“Americans of Polish extraction give expression to their thoughts on politics by the way of casting their votes on election day; they give expression to their feelings with their blood in Africa, Alaska, Guadalcanal, etc. They know more about Hitler and Stalin than the O.W.I. can or cares to tell them. To the theorists and propagandists of the O.W.I., Russia, the Russians, communism and Stalin’s designs are merely clay with which they are playing. To the Poles these are realities. Tragic realities indeed — not theories, not politics. We have been watching O.W.I.’s disturbing meddling and mysterious activities among the foreign born groups and have repeatedly expressed our resentment and our worry over the reaction.”

The biased and offensive OWI polling was terminated when members of Congress intervened and showed their displeasure. Columnist John O’Donnell wrote in an article published on August 20, 1943 in Washington’s Times-Herald:

“Few honest newspaper tears are going to be shed over the demise of an outfit which from birth was a New Deal Roosevelt propaganda body (as discovered by the last Congress which amputated its domestic claws) and throughout its career gave off the distinctly unpleasant stench of being a parking place for pay-roll patriots, political stumble bums and the incompetent sweepings of editorial rooms.”

Rep. John Lesinski, Sr. (D-MI) made this statement on the floor of the House on June 17, 1943:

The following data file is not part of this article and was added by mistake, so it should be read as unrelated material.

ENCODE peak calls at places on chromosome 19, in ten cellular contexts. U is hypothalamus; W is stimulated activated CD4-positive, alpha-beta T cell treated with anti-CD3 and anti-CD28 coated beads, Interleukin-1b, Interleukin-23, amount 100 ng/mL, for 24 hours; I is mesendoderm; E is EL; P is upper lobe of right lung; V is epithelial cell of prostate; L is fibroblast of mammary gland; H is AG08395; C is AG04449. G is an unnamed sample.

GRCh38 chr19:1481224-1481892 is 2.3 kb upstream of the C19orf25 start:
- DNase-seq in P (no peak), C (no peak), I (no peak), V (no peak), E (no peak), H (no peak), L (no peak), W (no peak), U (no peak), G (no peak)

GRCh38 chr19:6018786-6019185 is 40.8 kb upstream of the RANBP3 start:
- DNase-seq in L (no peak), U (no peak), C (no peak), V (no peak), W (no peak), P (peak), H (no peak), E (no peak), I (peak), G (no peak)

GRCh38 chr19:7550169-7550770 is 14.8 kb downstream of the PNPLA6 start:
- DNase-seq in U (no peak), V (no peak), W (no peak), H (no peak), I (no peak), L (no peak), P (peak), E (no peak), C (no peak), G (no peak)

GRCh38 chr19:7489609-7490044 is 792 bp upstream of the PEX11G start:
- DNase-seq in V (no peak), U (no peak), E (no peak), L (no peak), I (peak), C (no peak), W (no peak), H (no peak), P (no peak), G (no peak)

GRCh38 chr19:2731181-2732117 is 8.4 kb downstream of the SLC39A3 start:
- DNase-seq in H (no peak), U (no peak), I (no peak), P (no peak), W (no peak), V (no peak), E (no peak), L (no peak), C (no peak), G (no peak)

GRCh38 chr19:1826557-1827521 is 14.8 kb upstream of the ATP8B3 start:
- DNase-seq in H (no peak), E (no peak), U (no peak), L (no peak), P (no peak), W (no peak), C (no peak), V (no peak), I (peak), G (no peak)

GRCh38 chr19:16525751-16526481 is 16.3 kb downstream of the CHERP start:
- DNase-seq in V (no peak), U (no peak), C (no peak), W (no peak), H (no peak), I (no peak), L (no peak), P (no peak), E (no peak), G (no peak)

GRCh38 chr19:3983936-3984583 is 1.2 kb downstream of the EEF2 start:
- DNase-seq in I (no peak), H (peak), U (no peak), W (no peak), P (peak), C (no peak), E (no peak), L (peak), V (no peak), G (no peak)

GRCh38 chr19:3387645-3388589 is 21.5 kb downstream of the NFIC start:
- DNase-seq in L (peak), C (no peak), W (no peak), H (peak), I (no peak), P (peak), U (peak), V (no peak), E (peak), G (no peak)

“The Foreign Language Division of the O.W.I. is under the direction of Alan Cranston. … The result of his costly efforts in the Office of War Information–pardon me, War Interference–is such that none of his press releases contain any mention concerning the activities of the exiled governments–even though they are our Allies and signatories to the Atlantic Charter. Insofar as Mr. Cranston is concerned these exiled governments do not exist–nor do they exist as far as Soviet Russia is concerned.”

Elmer Davis, Director, Office of War Information (OWI). Photo fromLibrary of Congress Prints & Photographs Division.  Alfred T. Palmer, photographer.
Elmer Davis, Director, Office of War Information (OWI). Photo fromLibrary of Congress Prints & Photographs Division. Alfred T. Palmer, photographer.

During World War II, the Office of War Information was run by the propaganda tsar, American radio broadcaster Elmer Davis, who himself penned a radio commentary for the Voice of America falsely blaming the Germans for the Katyń Massacre fully in line with Soviet propaganda claims. VOA foreign services were ordered to push this propaganda line and to translate and use his commentary. They did.

9-15 a.m. OWI Notes of April 17, 1943